The Museum of Arts and Design is promising a thrilling spring lineup of exhibitions that will focus in on the past, present, and future of fashion in 2017. You’re invited to see it all. If you find yourself in New York City between the months of March and August, be sure to stop by and check out any and all of these three engaging exhibits.
Hippie Royalty on the Rocks, Ibiza, 1969. Photo by Karl Ferris, featuring crocheted designs by 100% Birgitta.
Counter-Couture: Handmade Fashion in an American Counterculture
Fred and Candace Kling, Dresses, c. 1974, cotton, Collection of Bruce and Carol Feldman, Photo Credit: Rex Rystedt, courtesy of the Bellevue Arts Museum
Travel back to the 1960s and 1970s, when consumerism became the common enemy and the ideals of self-sufficiency and self-expression were embraced by the counterculture youth. These were the decades of the civil rights movement, hippies, flower children, spiritual drug use, and the fight for gender equality—and the era’s fashion showed it. Counter-Couture focuses in on the handmade garments, jewelry, and accessories of American makers, many of which were clearly influenced by a pursuit for personal style. While fashion may often seem frivolous, Counter-Couture will remind you of how change can be fought for through clothing. The exhibition will feature garments that were hand-sewn, embroidered, quilted, patched, and tie-dyed in an effort to create a folk sensibility and stand against mainstream consumerism.
Run Dates: March 2, 2017–August, 20, 2017
Curated by Michael Cepress
Judith Leiber: Crafting a New York Story
Japanese obi fabric re-embroidered with gold-crystal rhinestones, 1980s. Photo by Gary Mamay; courtesy the Leiber Collection.
Though best known for her Swarovski crystal-encrusted clutches and handbags, Judith Leiber’s repertoire of design work casts a much bigger net. Judith Leiber is an exhibition that seeks to celebrate the long-running life and work of one of the most iconic handbag makers from the past century. Leiber began her career as an apprentice in Budapest during the outbreak of World War II, she learned the skills to make a handbag from start to finish, which she then brought to America, helping to revolutionize handbag craftsmanship for the American consumer. Made from all sorts of materials, from Lucite and seashells to Parsi ribbons and obis, Leiber’s handbags have become some of the most coveted (and recognizable) in the country, catching the attention of many First Ladies and A-list celebrities. Judith Leiber encompasses the history of Leiber’s internationally renowned company, as well explores the gendered significance of handbags in twentieth-century Western culture.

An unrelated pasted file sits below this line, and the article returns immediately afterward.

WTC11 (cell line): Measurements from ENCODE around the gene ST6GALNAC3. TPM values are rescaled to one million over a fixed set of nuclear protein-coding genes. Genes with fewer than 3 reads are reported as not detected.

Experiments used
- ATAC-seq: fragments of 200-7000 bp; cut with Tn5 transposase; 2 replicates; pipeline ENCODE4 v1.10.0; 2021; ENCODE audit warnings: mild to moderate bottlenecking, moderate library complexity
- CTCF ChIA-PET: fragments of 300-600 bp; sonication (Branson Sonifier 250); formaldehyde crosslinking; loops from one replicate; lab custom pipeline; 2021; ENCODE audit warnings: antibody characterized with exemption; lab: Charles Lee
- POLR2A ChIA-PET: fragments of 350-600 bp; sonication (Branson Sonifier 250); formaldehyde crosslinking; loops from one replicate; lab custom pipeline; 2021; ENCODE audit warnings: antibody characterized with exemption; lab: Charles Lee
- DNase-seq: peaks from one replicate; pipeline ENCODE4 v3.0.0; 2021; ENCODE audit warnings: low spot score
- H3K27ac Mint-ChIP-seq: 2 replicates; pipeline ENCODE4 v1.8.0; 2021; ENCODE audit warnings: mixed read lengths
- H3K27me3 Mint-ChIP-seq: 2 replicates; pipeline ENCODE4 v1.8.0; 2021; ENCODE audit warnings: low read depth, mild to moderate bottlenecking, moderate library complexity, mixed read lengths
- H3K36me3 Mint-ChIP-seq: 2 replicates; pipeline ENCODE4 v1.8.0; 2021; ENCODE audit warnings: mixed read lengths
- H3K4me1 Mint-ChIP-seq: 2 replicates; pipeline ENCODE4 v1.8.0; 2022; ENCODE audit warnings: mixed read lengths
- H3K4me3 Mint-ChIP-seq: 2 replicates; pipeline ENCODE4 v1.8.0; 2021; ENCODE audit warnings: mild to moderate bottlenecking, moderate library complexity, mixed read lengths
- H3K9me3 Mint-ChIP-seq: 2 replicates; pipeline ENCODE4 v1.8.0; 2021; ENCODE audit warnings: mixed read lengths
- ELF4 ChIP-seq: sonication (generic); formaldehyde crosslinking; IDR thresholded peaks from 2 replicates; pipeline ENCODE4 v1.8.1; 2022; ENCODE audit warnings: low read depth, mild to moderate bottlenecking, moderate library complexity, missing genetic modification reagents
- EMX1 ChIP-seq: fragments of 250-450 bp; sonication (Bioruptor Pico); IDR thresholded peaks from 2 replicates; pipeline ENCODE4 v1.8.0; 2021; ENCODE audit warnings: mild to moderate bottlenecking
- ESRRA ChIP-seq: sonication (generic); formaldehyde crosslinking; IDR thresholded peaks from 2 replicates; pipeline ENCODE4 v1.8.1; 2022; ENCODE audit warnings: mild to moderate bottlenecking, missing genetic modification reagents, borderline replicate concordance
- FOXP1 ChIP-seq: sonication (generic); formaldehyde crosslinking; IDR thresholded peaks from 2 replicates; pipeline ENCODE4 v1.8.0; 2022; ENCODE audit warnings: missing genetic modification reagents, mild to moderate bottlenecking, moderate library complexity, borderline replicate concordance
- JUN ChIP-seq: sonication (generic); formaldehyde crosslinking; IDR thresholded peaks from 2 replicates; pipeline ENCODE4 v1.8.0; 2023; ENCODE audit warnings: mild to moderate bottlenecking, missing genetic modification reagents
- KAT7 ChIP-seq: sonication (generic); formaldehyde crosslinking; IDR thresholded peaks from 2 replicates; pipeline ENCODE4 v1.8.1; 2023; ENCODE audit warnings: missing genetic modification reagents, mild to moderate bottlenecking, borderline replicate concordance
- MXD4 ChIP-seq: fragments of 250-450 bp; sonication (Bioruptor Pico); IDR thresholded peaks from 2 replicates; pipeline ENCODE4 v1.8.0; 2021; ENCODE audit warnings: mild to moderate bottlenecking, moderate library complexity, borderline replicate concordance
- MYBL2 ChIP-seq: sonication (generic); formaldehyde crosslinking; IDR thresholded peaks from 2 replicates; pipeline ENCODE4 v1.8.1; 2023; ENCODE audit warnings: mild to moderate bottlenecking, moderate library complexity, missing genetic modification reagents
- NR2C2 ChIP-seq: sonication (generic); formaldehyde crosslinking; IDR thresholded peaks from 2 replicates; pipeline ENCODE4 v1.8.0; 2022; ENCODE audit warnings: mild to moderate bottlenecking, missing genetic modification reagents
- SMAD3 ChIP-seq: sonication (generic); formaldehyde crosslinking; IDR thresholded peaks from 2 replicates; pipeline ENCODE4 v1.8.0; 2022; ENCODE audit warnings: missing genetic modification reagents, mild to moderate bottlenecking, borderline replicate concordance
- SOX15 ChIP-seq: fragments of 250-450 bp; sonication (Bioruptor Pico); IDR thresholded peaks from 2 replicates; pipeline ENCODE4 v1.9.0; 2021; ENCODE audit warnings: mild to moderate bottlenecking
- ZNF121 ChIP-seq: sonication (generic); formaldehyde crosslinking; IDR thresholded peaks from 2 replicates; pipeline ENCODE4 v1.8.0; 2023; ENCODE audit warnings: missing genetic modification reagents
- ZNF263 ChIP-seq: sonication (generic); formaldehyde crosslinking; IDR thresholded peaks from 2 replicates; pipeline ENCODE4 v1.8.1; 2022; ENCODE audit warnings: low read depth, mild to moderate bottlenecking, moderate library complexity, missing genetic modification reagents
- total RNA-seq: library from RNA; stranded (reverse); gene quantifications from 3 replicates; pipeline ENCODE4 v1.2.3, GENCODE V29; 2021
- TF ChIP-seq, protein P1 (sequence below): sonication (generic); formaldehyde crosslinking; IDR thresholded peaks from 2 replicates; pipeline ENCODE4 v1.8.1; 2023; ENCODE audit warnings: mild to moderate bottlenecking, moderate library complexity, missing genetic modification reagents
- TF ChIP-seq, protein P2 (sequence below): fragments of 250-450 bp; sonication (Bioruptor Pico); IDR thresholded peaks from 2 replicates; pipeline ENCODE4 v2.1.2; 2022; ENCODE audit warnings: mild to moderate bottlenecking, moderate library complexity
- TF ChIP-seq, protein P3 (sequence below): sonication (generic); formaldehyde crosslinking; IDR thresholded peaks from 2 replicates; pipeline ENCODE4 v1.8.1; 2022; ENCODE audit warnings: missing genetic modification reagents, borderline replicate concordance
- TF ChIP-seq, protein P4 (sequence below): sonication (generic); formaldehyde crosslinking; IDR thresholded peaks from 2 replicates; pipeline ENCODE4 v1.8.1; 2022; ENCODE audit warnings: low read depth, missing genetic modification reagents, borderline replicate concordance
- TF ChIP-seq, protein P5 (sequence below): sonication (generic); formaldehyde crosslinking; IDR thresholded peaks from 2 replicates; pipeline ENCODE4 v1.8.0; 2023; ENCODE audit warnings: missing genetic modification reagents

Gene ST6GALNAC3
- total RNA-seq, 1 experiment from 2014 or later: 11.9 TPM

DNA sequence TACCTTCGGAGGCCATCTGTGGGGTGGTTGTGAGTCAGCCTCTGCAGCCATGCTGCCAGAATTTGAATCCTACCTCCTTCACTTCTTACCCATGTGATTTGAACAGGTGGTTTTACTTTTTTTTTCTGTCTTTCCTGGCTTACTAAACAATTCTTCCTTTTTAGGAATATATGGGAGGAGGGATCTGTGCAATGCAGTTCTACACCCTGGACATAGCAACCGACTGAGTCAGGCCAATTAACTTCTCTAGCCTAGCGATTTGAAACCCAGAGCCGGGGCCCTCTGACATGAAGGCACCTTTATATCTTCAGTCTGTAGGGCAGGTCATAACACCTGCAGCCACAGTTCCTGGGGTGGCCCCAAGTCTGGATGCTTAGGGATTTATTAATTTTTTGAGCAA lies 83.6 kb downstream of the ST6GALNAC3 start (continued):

Run Dates: April 4, 2017–August 6, 2017
Curated by Samantha De Tillio
fashion after Fashion
Lucy Jones, from the 'Seated Design' collection, 2015, courtesy of Lucy Jones.
In 2015, fashion authority Li Edelkoort declared “the end of Fashion as we know it.” fashion after Fashion is a look at the future of fashion, presenting the work of six designers who are thinking of fashion anew, hence the exhibits title. Eckhaus Latta, ensæmble, Lucy Jones, Ryohei Kawanishi, Henri Vibskov, and SSAW Magazine have put forth a variety of sculptures, installations, and video pieces to create an immersive exhibition that challenges the norms of beauty and gender, raises questions pertaining to fashion authorship, and shines light on both liminal and virtual spaces. Going beyond the publicized fashion runways and international fashion weeks, fashion after Fashion strives to look at the fashion industry in a new light that encounters real people and dismisses the myths of individual star designers, commodity-driven products, and gendered dressing.
Run Dates: April 27, 2017–August 6, 2017
Curated by Dr. Hazel Clark and Ilari Laamanen
Museum of Art and Design, 2 Columbus Cir., 212-299-7777, madmuseum.org